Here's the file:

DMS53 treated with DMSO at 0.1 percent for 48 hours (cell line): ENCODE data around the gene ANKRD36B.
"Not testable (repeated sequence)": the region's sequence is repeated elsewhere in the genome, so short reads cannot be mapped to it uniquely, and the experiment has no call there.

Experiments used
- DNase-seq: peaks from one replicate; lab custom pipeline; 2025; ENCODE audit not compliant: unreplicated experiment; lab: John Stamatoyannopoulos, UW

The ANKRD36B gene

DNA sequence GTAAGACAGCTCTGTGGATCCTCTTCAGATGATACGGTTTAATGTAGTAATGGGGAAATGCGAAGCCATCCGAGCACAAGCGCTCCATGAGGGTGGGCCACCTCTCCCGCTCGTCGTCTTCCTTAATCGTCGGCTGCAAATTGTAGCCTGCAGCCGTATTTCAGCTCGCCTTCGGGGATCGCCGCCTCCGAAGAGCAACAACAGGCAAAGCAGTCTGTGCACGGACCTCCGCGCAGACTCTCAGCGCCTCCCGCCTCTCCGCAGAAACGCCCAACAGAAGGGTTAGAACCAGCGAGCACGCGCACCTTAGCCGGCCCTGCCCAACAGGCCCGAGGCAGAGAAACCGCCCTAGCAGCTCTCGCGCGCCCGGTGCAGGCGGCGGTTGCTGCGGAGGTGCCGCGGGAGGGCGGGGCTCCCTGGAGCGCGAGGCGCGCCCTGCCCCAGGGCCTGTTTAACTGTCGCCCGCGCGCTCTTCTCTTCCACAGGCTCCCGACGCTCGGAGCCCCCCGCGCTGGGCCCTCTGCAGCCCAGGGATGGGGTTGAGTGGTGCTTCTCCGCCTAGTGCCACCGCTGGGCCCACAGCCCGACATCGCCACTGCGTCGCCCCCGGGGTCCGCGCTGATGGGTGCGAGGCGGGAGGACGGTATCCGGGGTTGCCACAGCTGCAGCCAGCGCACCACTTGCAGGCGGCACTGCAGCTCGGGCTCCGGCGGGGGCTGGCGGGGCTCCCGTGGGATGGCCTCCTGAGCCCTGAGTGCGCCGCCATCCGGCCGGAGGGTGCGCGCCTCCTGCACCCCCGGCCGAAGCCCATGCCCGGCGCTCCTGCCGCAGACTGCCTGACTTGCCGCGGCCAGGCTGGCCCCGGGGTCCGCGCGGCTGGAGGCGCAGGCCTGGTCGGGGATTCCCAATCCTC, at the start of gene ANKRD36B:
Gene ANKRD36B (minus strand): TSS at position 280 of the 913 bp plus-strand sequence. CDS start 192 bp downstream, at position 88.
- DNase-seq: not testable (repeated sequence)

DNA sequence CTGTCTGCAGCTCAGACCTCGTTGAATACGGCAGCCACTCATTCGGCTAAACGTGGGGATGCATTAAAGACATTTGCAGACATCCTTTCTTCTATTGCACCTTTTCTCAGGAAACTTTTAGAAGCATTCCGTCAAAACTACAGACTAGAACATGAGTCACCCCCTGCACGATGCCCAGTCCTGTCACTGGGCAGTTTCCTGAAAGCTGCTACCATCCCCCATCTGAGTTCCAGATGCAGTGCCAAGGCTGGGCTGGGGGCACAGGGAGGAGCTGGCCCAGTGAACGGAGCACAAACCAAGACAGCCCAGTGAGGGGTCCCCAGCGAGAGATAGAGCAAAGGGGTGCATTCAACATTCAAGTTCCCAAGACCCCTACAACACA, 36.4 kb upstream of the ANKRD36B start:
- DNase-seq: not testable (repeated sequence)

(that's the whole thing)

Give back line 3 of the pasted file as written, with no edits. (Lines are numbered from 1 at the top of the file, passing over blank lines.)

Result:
Experiments used